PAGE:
Wisconsin Gov. Scott Walker will campaign for GOP gubernatorial candidate Pat McCrory in Raleigh and Greensboro later this month.
“I look forward to proudly welcoming Scott Walker to North Carolina, a reform-minded governor that is showing strong leadership in Wisconsin,” McCrory said in a statement. “He turned a $3.6 billion deficit into a surplus without raising taxes – while improving education. That’s the kind of leadership that we need in North Carolina to start a Carolina comeback.”
Walker will appear Sept. 25. Details of the visit will be made available later.
Walker has become a favorite of many conservatives because of efforts to strip public employees of their collective bargaining rights, and because he beat back a recall effort. (North Carolina state employees have no collective bargaining rights.)
Democratic candidate Walter Dalton on Thursday warned that the election of McCrory would mean four years of Scott Walker-like leadership in Raleigh with state employees as his target.
Politico: Bowles may join Obama administration
This definitely falls under the category of getting the cart before the horse: Politico published an article late last week about who might be in a second Obama administration that mentions North Carolinian Erskine Bowles.
“There are some people close to Obama who would like the Treasury to go to Erskine Bowles, the co-author of the deficit reduction plant that will be central to the debate in the first 100 days,” write Mike Allen and Jim VandeHei. “He is widely respected for his intellect, but many around the president are deeply suspicious of his loyalty.”
Bowles, the past president of the University of North Carolina system, is a Charlotte investment banker. He is a two-time Senate candidate, former White House chief of staff under President Bill Clinton and former head of the Small Business Administration.
The article also mentions Roger Altman, the former deputy secretary at the Treasury, and Larry Fink, chairman and CEO of the BlackRock asset-management firm, as having indicated to colleagues that they would like to be Treasury secretary.
Dems slam N.C.’s Romney-Ryan surrogates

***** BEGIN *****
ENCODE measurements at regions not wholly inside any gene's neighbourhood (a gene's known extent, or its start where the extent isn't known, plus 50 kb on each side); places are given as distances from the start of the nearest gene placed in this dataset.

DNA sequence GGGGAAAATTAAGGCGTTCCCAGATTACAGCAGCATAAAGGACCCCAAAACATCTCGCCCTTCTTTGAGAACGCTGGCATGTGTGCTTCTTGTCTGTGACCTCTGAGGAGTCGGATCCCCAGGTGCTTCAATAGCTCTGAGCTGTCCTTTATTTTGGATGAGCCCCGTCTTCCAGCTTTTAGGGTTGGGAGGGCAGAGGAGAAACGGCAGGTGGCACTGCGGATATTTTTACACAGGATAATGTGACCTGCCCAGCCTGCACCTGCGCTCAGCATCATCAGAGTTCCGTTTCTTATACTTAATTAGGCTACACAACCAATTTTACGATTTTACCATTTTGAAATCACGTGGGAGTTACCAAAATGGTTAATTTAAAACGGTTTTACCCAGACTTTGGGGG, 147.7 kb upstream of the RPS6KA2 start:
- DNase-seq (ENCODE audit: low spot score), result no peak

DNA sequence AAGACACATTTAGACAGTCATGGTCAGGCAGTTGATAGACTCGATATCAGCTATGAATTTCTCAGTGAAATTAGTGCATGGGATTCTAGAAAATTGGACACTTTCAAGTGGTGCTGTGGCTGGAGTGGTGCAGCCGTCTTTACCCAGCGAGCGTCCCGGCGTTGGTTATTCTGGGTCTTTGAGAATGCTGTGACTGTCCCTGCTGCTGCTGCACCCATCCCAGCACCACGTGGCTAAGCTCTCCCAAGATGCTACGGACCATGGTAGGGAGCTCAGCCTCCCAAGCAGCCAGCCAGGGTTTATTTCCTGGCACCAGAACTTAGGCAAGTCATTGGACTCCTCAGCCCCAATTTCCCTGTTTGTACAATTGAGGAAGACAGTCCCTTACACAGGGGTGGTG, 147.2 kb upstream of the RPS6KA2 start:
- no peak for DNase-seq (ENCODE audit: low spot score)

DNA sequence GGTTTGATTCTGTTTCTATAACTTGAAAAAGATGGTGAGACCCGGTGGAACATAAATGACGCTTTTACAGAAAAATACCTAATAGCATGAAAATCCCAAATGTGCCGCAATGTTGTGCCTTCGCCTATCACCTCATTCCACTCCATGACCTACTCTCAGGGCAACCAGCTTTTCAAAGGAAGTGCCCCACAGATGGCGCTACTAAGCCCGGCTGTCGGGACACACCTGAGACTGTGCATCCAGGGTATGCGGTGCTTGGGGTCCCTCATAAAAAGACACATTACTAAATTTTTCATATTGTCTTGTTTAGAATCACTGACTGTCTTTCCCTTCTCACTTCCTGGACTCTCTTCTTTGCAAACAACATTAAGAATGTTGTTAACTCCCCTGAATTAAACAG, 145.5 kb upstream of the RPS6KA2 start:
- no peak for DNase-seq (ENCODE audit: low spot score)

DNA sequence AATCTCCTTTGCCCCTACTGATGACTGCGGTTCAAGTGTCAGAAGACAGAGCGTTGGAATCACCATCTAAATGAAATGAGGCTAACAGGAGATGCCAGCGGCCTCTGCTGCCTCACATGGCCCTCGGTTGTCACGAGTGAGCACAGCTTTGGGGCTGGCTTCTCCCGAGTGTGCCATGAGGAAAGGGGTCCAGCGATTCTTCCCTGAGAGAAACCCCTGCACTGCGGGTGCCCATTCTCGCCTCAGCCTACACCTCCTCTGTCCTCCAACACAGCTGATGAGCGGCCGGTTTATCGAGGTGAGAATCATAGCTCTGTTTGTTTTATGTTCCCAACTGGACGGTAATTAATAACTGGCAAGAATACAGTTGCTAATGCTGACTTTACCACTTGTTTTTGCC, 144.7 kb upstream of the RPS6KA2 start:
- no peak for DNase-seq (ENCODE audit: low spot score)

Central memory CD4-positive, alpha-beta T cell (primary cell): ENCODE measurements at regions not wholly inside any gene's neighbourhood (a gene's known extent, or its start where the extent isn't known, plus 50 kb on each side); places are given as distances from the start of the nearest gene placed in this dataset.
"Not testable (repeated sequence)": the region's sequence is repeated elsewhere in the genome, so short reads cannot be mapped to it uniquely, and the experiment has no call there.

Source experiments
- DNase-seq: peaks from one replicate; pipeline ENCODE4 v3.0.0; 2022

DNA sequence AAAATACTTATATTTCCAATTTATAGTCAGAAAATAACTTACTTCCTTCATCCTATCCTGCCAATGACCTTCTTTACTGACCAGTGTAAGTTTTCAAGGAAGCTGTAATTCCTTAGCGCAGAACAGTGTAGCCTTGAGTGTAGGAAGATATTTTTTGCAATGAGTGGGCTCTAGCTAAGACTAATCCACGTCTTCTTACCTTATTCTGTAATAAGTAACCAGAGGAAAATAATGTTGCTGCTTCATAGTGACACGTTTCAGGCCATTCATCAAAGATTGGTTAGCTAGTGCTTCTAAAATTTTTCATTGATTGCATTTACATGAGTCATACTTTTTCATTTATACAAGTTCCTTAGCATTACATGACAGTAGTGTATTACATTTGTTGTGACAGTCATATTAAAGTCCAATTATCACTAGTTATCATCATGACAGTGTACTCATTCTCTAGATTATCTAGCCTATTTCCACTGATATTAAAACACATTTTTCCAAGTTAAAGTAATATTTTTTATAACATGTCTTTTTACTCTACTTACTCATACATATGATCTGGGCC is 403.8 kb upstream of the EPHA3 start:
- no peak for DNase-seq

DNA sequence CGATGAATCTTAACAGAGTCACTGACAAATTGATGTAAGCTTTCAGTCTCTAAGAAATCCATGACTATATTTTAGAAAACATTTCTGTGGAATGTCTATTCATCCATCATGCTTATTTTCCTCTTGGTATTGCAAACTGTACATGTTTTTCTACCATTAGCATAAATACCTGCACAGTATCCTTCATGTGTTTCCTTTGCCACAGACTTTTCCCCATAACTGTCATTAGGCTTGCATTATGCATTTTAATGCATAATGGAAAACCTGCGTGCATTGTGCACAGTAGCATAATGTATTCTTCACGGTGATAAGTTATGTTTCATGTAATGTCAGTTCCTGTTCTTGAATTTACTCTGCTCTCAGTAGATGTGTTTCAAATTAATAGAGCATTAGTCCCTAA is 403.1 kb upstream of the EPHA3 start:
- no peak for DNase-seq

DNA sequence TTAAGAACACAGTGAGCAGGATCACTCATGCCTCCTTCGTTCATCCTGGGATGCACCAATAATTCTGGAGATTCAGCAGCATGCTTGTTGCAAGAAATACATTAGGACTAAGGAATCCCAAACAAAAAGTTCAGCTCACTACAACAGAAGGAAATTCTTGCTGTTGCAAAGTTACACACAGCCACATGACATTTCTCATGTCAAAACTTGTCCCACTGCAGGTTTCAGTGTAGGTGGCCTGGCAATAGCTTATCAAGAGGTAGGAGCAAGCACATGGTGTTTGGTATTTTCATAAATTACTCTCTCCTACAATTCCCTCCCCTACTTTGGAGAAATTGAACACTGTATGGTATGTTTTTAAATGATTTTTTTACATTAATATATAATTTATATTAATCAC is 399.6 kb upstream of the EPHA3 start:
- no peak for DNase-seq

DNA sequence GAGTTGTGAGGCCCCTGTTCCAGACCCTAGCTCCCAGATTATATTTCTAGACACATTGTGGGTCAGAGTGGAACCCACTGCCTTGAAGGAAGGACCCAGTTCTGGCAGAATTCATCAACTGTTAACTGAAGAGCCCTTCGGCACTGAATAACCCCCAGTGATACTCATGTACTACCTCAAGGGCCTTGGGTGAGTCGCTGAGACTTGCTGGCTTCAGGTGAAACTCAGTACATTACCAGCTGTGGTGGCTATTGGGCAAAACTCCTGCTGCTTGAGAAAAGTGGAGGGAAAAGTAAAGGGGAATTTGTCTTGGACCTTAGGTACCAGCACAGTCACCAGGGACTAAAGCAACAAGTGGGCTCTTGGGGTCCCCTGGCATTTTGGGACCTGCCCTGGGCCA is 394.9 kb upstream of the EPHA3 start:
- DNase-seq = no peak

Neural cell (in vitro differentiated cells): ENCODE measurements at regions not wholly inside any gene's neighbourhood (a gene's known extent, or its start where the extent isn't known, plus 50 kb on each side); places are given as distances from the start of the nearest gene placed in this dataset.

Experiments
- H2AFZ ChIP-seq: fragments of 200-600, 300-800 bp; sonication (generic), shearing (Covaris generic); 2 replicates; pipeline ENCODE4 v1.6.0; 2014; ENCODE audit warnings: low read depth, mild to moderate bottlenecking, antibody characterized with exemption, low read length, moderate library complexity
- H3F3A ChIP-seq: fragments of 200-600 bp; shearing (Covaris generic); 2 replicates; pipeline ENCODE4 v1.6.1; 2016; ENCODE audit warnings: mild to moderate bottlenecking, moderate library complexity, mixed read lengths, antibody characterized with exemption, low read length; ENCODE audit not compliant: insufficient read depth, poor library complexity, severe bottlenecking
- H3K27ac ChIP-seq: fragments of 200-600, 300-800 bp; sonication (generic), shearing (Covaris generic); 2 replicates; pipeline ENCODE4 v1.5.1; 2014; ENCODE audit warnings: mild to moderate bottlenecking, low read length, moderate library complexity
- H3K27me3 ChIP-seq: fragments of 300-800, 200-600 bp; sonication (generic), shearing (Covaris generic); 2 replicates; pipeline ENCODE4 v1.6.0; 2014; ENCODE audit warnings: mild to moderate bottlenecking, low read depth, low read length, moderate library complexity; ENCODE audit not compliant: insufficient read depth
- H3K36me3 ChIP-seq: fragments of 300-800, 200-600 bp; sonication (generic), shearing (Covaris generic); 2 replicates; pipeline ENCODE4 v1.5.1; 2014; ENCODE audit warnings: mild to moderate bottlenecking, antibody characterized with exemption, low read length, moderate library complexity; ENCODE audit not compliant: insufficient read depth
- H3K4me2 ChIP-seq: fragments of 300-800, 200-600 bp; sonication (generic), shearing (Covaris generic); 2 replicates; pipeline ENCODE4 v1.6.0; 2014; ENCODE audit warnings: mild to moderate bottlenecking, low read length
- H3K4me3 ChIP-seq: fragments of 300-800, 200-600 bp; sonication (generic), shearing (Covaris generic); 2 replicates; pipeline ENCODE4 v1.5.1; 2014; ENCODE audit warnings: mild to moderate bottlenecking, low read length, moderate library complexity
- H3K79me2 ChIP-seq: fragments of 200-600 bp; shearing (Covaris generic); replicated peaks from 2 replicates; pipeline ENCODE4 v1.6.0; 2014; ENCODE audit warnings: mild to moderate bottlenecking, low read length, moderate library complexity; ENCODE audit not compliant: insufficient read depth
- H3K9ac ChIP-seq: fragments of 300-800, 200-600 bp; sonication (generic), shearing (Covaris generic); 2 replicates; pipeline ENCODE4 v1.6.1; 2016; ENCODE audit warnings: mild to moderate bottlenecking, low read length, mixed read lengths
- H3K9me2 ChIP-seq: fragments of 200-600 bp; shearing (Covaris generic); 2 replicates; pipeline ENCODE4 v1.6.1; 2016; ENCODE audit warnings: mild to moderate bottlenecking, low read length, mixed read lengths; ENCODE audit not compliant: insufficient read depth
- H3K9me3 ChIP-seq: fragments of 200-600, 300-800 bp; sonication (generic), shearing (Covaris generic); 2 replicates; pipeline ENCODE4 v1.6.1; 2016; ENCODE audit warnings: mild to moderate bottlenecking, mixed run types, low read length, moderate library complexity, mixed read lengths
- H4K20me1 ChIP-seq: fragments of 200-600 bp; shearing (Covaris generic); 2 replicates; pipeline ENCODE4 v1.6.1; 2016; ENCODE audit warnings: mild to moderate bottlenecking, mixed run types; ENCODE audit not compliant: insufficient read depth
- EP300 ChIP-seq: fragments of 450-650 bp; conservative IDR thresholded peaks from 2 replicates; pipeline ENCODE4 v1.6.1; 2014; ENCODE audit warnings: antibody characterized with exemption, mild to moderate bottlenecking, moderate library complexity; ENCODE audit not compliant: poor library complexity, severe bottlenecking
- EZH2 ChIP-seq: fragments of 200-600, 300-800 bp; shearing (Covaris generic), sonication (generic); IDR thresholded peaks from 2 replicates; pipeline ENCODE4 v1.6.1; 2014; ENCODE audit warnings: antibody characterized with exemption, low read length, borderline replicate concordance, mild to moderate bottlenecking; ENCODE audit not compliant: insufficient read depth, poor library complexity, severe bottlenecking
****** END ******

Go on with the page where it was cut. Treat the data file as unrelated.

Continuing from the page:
Democrats on Friday took the unusual step of going after the Romney-Ryan surrogates in the state – saying they are part of the problem.
In a teleconference, Brad Woodhouse, the spokesman for the Democratic National Committee and a Raleigh native, and state Rep. Deborah Ross of Raleigh said such Romney surrogates as Republican Sen. Richard Burr, GOP gubernatorial candidate McCrory and House Speaker Thom Tillis were pushing the same wrong-headed policies as the national ticket.
“It should come as no surprise that Romney and Ryan’s North Carolina team embodies many of the same philosophies and ideals as the candidates themselves,” said Woodhouse.
“From slashing education to outsourcing to raising taxes on the middle class,” Woodhouse said, “these folks have demonstrated time and again that they put the needs of millionaires, billionaires and corporations before middle class families.”
Ross said that Tillis is out of touch with North Carolina voters.
“Since the Republicans took control of the state House two years ago,” Ross said, “they’ve focused on helping their friends in big business rather than focusing on getting people back to work.”
Robert Reid, a Romney campaign spokesman, said in a statement that voters in the state are looking for new leadership in the White House.
“President Obama’s failed policies have caused over 53,000 North Carolinians to lose their jobs and over 440,000 continue to seek work today,” he said. “There is no doubt that the people of North Carolina are not better off today than they were four years ago which is why we’ve seen such strong support for Governor Romney.”
Staff writer Rob Christensen
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